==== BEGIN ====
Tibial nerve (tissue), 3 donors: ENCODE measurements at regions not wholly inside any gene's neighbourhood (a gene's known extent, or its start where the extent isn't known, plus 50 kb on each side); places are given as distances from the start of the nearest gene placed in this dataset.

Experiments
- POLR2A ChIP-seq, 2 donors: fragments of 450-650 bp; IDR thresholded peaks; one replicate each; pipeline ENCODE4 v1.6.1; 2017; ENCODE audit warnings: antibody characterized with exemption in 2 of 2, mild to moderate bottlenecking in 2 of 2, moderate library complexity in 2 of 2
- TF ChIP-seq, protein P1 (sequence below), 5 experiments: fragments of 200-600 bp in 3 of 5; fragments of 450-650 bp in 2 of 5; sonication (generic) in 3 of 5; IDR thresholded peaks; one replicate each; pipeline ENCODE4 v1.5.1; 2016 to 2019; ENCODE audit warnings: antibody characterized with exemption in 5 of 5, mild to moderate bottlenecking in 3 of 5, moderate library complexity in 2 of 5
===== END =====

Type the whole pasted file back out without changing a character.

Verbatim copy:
Tibial nerve (tissue), 3 donors: ENCODE measurements at regions not wholly inside any gene's neighbourhood (a gene's known extent, or its start where the extent isn't known, plus 50 kb on each side); places are given as distances from the start of the nearest gene placed in this dataset.

Experiments
- POLR2A ChIP-seq, 2 donors: fragments of 450-650 bp; IDR thresholded peaks; one replicate each; pipeline ENCODE4 v1.6.1; 2017; ENCODE audit warnings: antibody characterized with exemption in 2 of 2, mild to moderate bottlenecking in 2 of 2, moderate library complexity in 2 of 2
- TF ChIP-seq, protein P1 (sequence below), 5 experiments: fragments of 200-600 bp in 3 of 5; fragments of 450-650 bp in 2 of 5; sonication (generic) in 3 of 5; IDR thresholded peaks; one replicate each; pipeline ENCODE4 v1.5.1; 2016 to 2019; ENCODE audit warnings: antibody characterized with exemption in 5 of 5, mild to moderate bottlenecking in 3 of 5, moderate library complexity in 2 of 5